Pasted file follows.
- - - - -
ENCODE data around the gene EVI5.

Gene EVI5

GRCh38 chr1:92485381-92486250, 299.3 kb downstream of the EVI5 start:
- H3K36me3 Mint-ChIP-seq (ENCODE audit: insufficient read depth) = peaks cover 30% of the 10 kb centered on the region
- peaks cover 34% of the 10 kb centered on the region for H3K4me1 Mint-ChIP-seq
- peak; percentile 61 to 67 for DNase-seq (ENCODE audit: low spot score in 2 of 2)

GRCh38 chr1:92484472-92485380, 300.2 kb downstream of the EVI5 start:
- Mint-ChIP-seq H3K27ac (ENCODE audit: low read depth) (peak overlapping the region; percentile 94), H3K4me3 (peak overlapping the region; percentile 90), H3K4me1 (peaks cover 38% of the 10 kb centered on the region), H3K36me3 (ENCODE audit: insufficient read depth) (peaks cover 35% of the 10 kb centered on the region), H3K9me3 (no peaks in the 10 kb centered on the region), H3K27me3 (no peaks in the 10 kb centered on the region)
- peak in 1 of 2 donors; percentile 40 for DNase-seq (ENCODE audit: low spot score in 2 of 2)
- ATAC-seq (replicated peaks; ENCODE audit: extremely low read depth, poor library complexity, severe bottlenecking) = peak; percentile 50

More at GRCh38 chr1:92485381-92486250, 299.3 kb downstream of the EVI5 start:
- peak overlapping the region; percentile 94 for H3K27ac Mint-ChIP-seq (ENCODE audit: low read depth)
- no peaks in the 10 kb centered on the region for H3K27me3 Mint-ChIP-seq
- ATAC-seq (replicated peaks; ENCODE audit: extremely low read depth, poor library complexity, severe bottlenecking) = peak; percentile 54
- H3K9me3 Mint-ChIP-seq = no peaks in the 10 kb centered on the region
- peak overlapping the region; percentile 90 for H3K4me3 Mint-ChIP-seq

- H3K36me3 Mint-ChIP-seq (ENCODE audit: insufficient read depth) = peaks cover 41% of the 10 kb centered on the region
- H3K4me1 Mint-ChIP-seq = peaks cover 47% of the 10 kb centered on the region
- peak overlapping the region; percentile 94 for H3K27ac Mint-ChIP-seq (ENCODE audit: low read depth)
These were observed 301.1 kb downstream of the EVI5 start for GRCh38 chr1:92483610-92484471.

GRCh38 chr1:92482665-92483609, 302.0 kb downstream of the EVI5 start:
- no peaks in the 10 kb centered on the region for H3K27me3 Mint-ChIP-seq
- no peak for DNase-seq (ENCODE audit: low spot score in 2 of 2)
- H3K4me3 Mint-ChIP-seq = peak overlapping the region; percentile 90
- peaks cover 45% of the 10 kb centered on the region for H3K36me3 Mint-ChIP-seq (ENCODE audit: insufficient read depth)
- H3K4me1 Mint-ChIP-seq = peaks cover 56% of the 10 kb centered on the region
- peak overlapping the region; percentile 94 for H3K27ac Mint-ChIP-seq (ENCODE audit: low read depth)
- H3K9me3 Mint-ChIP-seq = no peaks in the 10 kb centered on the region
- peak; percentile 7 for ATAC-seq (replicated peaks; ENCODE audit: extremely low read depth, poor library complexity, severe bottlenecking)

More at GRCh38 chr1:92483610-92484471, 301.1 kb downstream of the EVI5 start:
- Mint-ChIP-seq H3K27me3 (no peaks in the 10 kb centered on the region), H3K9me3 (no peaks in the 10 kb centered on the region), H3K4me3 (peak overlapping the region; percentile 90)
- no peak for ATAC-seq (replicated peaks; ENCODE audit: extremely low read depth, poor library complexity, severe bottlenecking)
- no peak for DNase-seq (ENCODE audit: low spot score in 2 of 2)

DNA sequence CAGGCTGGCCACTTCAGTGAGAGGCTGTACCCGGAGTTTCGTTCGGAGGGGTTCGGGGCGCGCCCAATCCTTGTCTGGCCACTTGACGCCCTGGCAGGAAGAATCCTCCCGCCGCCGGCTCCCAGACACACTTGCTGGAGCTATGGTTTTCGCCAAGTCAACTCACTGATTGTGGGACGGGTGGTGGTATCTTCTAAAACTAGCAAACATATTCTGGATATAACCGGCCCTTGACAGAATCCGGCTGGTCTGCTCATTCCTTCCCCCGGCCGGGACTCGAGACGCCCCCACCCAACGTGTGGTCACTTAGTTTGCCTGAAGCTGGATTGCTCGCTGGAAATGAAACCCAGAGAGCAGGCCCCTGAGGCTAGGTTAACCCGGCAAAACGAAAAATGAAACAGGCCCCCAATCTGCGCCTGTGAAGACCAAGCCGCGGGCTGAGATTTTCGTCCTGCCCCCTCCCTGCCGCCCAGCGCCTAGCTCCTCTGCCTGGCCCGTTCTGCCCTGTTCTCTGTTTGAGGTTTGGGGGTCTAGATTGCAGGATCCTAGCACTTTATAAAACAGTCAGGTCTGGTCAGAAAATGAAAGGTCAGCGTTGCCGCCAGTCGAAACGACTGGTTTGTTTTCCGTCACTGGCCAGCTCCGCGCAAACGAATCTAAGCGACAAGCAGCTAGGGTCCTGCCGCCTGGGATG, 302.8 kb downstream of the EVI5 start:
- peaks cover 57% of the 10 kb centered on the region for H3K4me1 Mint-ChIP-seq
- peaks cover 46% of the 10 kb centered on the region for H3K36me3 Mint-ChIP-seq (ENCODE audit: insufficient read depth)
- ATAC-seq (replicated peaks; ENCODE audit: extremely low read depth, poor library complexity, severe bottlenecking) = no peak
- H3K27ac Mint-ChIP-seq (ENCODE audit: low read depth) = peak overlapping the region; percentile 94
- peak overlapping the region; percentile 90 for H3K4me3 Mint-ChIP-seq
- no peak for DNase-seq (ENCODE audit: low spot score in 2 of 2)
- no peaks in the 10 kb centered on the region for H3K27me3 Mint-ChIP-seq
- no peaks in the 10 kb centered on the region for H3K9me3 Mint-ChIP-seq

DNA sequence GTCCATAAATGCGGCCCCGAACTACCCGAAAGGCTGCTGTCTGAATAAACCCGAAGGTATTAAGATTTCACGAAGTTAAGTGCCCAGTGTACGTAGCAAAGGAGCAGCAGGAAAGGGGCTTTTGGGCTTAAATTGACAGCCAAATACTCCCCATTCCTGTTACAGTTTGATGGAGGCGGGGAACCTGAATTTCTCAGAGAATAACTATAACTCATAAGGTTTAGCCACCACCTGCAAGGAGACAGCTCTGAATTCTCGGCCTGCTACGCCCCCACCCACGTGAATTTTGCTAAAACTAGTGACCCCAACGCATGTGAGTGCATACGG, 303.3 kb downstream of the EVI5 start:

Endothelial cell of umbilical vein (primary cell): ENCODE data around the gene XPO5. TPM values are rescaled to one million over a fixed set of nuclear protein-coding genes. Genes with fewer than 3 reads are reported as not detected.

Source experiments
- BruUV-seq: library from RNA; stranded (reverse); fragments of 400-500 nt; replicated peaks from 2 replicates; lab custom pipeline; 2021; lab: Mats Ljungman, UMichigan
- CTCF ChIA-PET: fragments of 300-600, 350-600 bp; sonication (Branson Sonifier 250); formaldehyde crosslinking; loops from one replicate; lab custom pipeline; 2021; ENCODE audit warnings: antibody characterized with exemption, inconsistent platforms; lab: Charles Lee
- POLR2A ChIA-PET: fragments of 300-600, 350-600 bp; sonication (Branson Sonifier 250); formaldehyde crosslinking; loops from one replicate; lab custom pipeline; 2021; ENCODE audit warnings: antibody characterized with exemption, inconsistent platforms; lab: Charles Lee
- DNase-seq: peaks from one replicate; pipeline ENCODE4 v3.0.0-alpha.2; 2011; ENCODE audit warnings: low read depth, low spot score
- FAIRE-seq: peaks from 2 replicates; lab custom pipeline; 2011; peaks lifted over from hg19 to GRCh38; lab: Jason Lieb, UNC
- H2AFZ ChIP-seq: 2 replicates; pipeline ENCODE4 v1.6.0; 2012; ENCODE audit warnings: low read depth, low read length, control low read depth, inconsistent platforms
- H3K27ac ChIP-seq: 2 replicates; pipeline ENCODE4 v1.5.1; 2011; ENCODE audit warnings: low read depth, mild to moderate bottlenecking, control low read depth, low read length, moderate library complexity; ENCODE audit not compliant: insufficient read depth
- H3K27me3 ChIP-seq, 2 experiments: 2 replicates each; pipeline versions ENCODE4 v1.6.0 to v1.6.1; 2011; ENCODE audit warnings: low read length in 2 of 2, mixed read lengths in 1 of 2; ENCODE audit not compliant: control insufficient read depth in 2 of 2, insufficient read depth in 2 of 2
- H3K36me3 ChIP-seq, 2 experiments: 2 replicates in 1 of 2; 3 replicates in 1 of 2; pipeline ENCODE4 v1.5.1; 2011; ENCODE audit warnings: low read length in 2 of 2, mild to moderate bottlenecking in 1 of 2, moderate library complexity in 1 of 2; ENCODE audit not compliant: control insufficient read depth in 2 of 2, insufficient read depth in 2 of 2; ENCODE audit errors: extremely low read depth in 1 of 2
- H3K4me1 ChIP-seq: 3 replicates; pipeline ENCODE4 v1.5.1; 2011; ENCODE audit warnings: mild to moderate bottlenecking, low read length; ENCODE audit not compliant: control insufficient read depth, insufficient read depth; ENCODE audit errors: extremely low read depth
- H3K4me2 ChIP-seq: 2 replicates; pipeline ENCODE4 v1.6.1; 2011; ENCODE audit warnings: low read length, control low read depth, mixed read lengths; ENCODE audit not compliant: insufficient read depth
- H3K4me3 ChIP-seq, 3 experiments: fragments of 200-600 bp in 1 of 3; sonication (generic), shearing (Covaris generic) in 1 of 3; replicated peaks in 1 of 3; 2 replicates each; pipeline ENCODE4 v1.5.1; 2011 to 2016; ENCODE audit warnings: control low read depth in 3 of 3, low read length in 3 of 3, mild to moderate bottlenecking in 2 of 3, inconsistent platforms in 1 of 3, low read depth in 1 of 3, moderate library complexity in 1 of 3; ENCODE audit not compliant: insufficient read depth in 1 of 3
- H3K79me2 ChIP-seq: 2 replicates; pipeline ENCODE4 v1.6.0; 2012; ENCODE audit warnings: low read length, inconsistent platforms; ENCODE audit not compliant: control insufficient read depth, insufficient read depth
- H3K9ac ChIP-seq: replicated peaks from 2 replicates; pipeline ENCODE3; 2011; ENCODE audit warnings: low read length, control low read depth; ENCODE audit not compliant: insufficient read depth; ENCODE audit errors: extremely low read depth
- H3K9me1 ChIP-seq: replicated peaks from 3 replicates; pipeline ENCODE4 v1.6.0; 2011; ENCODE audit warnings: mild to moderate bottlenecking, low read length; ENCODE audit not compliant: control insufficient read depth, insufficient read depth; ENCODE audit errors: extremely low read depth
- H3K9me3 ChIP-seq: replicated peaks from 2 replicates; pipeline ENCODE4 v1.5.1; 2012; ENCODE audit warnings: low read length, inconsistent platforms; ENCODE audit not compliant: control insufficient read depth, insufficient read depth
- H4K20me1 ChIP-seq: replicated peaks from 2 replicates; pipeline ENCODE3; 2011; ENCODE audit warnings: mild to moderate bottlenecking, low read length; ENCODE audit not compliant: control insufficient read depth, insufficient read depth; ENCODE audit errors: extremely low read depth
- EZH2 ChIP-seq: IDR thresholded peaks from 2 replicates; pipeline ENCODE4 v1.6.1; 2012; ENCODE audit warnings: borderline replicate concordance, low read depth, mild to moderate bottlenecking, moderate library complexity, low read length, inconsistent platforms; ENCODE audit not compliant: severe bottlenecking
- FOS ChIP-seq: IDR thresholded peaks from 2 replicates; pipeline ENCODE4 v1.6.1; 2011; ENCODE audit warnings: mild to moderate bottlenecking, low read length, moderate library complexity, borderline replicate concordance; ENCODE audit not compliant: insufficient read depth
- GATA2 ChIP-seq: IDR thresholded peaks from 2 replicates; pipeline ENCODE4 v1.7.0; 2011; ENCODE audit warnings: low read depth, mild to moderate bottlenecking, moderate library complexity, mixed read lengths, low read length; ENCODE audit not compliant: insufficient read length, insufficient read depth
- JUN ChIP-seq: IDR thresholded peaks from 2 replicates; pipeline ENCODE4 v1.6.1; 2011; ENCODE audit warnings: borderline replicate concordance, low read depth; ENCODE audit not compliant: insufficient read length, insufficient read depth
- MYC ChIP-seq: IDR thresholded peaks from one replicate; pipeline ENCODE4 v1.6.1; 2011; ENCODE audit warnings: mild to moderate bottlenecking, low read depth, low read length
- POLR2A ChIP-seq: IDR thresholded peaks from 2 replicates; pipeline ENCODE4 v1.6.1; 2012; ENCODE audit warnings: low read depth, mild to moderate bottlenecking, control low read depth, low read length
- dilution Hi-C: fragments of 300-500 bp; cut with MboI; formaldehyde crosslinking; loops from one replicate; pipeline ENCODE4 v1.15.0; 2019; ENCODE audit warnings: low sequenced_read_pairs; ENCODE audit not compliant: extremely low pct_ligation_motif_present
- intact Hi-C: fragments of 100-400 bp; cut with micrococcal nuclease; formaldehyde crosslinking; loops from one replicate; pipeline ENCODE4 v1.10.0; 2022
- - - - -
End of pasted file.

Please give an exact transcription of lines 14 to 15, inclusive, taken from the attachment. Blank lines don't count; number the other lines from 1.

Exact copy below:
- ATAC-seq (replicated peaks; ENCODE audit: extremely low read depth, poor library complexity, severe bottlenecking) = peak; percentile 54
- H3K9me3 Mint-ChIP-seq = no peaks in the 10 kb centered on the region